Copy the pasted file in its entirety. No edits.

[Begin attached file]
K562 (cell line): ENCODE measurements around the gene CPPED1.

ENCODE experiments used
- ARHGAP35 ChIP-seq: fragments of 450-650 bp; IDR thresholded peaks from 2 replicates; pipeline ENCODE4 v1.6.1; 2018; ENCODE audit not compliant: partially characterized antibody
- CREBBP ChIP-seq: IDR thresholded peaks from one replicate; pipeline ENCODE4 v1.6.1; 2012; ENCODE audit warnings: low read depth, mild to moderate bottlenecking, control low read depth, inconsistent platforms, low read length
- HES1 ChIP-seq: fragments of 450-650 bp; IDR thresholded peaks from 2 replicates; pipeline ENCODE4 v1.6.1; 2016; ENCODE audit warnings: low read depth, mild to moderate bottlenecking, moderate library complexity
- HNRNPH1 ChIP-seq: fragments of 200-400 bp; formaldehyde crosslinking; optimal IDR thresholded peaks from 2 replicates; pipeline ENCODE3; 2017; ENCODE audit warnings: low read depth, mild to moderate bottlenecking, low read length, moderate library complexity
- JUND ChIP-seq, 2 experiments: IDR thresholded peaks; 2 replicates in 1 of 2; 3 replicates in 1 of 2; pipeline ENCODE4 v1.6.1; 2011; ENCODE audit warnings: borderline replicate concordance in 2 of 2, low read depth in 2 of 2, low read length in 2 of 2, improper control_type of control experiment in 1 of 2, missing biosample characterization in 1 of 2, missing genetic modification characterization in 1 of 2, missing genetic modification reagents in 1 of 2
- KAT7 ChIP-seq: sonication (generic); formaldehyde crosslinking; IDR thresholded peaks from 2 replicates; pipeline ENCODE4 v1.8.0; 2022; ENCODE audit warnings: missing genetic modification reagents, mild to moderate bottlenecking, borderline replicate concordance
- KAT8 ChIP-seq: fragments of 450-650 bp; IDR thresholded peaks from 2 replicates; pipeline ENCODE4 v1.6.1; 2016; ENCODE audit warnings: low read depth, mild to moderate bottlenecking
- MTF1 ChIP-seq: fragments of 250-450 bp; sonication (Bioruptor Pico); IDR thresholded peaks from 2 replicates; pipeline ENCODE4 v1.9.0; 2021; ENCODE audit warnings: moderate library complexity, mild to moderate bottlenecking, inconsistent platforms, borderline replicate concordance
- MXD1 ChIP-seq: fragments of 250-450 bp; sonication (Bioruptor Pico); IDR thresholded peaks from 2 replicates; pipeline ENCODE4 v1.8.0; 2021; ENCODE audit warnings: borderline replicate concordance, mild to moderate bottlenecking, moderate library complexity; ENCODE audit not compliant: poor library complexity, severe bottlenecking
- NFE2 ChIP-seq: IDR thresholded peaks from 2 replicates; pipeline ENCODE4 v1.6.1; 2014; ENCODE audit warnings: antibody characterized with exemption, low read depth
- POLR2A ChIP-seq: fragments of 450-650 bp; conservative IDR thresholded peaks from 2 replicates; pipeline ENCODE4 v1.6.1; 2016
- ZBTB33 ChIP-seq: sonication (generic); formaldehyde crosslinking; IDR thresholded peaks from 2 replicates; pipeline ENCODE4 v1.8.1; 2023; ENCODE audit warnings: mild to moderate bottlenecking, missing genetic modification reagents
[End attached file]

K562 (cell line): ENCODE measurements around the gene CPPED1.

ENCODE experiments used
- ARHGAP35 ChIP-seq: fragments of 450-650 bp; IDR thresholded peaks from 2 replicates; pipeline ENCODE4 v1.6.1; 2018; ENCODE audit not compliant: partially characterized antibody
- CREBBP ChIP-seq: IDR thresholded peaks from one replicate; pipeline ENCODE4 v1.6.1; 2012; ENCODE audit warnings: low read depth, mild to moderate bottlenecking, control low read depth, inconsistent platforms, low read length
- HES1 ChIP-seq: fragments of 450-650 bp; IDR thresholded peaks from 2 replicates; pipeline ENCODE4 v1.6.1; 2016; ENCODE audit warnings: low read depth, mild to moderate bottlenecking, moderate library complexity
- HNRNPH1 ChIP-seq: fragments of 200-400 bp; formaldehyde crosslinking; optimal IDR thresholded peaks from 2 replicates; pipeline ENCODE3; 2017; ENCODE audit warnings: low read depth, mild to moderate bottlenecking, low read length, moderate library complexity
- JUND ChIP-seq, 2 experiments: IDR thresholded peaks; 2 replicates in 1 of 2; 3 replicates in 1 of 2; pipeline ENCODE4 v1.6.1; 2011; ENCODE audit warnings: borderline replicate concordance in 2 of 2, low read depth in 2 of 2, low read length in 2 of 2, improper control_type of control experiment in 1 of 2, missing biosample characterization in 1 of 2, missing genetic modification characterization in 1 of 2, missing genetic modification reagents in 1 of 2
- KAT7 ChIP-seq: sonication (generic); formaldehyde crosslinking; IDR thresholded peaks from 2 replicates; pipeline ENCODE4 v1.8.0; 2022; ENCODE audit warnings: missing genetic modification reagents, mild to moderate bottlenecking, borderline replicate concordance
- KAT8 ChIP-seq: fragments of 450-650 bp; IDR thresholded peaks from 2 replicates; pipeline ENCODE4 v1.6.1; 2016; ENCODE audit warnings: low read depth, mild to moderate bottlenecking
- MTF1 ChIP-seq: fragments of 250-450 bp; sonication (Bioruptor Pico); IDR thresholded peaks from 2 replicates; pipeline ENCODE4 v1.9.0; 2021; ENCODE audit warnings: moderate library complexity, mild to moderate bottlenecking, inconsistent platforms, borderline replicate concordance
- MXD1 ChIP-seq: fragments of 250-450 bp; sonication (Bioruptor Pico); IDR thresholded peaks from 2 replicates; pipeline ENCODE4 v1.8.0; 2021; ENCODE audit warnings: borderline replicate concordance, mild to moderate bottlenecking, moderate library complexity; ENCODE audit not compliant: poor library complexity, severe bottlenecking
- NFE2 ChIP-seq: IDR thresholded peaks from 2 replicates; pipeline ENCODE4 v1.6.1; 2014; ENCODE audit warnings: antibody characterized with exemption, low read depth
- POLR2A ChIP-seq: fragments of 450-650 bp; conservative IDR thresholded peaks from 2 replicates; pipeline ENCODE4 v1.6.1; 2016
- ZBTB33 ChIP-seq: sonication (generic); formaldehyde crosslinking; IDR thresholded peaks from 2 replicates; pipeline ENCODE4 v1.8.1; 2023; ENCODE audit warnings: mild to moderate bottlenecking, missing genetic modification reagents